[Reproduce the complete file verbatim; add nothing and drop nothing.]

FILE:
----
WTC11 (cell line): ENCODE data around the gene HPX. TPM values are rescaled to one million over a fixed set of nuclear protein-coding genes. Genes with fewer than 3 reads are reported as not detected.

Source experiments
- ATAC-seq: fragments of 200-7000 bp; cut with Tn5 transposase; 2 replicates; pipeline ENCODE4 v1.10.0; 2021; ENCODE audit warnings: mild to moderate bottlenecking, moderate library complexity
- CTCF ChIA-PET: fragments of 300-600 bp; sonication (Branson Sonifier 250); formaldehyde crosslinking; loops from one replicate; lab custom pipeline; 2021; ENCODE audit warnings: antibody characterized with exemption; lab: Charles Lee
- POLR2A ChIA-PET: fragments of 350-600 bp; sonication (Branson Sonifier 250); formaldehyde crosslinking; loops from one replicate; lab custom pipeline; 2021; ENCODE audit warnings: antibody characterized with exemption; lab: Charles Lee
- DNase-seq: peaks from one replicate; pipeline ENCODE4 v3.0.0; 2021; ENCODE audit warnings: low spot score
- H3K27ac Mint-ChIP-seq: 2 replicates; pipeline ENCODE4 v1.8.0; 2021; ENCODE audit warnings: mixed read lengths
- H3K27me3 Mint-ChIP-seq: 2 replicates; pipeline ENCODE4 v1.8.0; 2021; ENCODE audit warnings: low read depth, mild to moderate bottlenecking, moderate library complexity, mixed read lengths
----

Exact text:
WTC11 (cell line): ENCODE data around the gene HPX. TPM values are rescaled to one million over a fixed set of nuclear protein-coding genes. Genes with fewer than 3 reads are reported as not detected.

Source experiments
- ATAC-seq: fragments of 200-7000 bp; cut with Tn5 transposase; 2 replicates; pipeline ENCODE4 v1.10.0; 2021; ENCODE audit warnings: mild to moderate bottlenecking, moderate library complexity
- CTCF ChIA-PET: fragments of 300-600 bp; sonication (Branson Sonifier 250); formaldehyde crosslinking; loops from one replicate; lab custom pipeline; 2021; ENCODE audit warnings: antibody characterized with exemption; lab: Charles Lee
- POLR2A ChIA-PET: fragments of 350-600 bp; sonication (Branson Sonifier 250); formaldehyde crosslinking; loops from one replicate; lab custom pipeline; 2021; ENCODE audit warnings: antibody characterized with exemption; lab: Charles Lee
- DNase-seq: peaks from one replicate; pipeline ENCODE4 v3.0.0; 2021; ENCODE audit warnings: low spot score
- H3K27ac Mint-ChIP-seq: 2 replicates; pipeline ENCODE4 v1.8.0; 2021; ENCODE audit warnings: mixed read lengths
- H3K27me3 Mint-ChIP-seq: 2 replicates; pipeline ENCODE4 v1.8.0; 2021; ENCODE audit warnings: low read depth, mild to moderate bottlenecking, moderate library complexity, mixed read lengths